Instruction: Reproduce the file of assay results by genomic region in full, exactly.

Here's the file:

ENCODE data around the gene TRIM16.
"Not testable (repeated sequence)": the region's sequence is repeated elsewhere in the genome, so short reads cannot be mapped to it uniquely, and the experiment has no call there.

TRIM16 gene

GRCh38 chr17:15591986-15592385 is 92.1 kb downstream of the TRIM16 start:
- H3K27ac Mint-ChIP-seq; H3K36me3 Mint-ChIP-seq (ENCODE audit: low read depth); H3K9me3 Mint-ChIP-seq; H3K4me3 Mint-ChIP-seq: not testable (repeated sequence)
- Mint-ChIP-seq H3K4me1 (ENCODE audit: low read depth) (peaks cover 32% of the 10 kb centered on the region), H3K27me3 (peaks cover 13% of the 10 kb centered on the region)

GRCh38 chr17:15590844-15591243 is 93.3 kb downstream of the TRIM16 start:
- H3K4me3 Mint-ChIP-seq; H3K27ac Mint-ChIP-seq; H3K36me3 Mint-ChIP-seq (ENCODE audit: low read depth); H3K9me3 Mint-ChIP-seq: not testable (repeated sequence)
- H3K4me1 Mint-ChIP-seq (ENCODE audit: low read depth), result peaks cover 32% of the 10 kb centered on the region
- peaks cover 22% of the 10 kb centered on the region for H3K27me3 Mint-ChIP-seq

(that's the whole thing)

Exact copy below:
ENCODE data around the gene TRIM16.
"Not testable (repeated sequence)": the region's sequence is repeated elsewhere in the genome, so short reads cannot be mapped to it uniquely, and the experiment has no call there.

TRIM16 gene

GRCh38 chr17:15591986-15592385 is 92.1 kb downstream of the TRIM16 start:
- H3K27ac Mint-ChIP-seq; H3K36me3 Mint-ChIP-seq (ENCODE audit: low read depth); H3K9me3 Mint-ChIP-seq; H3K4me3 Mint-ChIP-seq: not testable (repeated sequence)
- Mint-ChIP-seq H3K4me1 (ENCODE audit: low read depth) (peaks cover 32% of the 10 kb centered on the region), H3K27me3 (peaks cover 13% of the 10 kb centered on the region)

GRCh38 chr17:15590844-15591243 is 93.3 kb downstream of the TRIM16 start:
- H3K4me3 Mint-ChIP-seq; H3K27ac Mint-ChIP-seq; H3K36me3 Mint-ChIP-seq (ENCODE audit: low read depth); H3K9me3 Mint-ChIP-seq: not testable (repeated sequence)
- H3K4me1 Mint-ChIP-seq (ENCODE audit: low read depth), result peaks cover 32% of the 10 kb centered on the region
- peaks cover 22% of the 10 kb centered on the region for H3K27me3 Mint-ChIP-seq